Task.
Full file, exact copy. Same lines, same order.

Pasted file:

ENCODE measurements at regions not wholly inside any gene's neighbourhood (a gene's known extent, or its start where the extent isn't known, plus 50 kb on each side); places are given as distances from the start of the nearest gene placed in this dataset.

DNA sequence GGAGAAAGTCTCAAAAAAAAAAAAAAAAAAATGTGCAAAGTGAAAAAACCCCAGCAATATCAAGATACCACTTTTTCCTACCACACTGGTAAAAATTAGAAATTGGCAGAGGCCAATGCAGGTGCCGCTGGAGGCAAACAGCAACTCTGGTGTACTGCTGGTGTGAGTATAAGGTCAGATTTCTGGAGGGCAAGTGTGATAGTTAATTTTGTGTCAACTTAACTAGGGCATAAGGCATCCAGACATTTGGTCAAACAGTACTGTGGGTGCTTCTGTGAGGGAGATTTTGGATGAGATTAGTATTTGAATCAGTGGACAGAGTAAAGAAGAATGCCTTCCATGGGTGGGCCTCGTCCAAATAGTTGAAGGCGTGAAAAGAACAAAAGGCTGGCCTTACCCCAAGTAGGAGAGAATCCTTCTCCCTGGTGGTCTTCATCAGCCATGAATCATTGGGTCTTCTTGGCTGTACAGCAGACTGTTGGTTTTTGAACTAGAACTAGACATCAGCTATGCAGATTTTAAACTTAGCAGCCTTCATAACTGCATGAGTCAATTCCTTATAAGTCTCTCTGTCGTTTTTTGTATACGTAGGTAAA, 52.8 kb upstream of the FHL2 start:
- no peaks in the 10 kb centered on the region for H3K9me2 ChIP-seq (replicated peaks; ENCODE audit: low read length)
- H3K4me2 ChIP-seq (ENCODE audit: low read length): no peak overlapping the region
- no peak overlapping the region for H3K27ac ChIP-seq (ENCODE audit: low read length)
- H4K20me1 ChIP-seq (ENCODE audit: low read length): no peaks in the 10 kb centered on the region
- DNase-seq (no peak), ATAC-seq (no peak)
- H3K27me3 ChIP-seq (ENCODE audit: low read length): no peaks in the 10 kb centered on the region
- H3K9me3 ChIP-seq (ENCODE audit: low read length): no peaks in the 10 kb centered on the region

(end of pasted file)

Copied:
ENCODE measurements at regions not wholly inside any gene's neighbourhood (a gene's known extent, or its start where the extent isn't known, plus 50 kb on each side); places are given as distances from the start of the nearest gene placed in this dataset.

DNA sequence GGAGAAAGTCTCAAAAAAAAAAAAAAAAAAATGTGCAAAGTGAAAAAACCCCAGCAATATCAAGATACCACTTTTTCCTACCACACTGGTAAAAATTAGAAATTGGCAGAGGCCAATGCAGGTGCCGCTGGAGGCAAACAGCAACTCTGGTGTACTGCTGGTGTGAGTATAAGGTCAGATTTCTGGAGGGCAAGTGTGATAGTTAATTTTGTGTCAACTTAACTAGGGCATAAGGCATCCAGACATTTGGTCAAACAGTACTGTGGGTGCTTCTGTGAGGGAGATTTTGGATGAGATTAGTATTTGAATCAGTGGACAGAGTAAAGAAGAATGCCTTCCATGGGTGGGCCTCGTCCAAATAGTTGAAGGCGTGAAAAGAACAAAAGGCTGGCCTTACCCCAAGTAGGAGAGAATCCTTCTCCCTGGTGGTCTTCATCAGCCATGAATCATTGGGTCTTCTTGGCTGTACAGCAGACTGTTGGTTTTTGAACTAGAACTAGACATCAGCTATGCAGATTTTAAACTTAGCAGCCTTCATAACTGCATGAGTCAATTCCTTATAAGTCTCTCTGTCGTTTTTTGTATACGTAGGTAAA, 52.8 kb upstream of the FHL2 start:
- no peaks in the 10 kb centered on the region for H3K9me2 ChIP-seq (replicated peaks; ENCODE audit: low read length)
- H3K4me2 ChIP-seq (ENCODE audit: low read length): no peak overlapping the region
- no peak overlapping the region for H3K27ac ChIP-seq (ENCODE audit: low read length)
- H4K20me1 ChIP-seq (ENCODE audit: low read length): no peaks in the 10 kb centered on the region
- DNase-seq (no peak), ATAC-seq (no peak)
- H3K27me3 ChIP-seq (ENCODE audit: low read length): no peaks in the 10 kb centered on the region
- H3K9me3 ChIP-seq (ENCODE audit: low read length): no peaks in the 10 kb centered on the region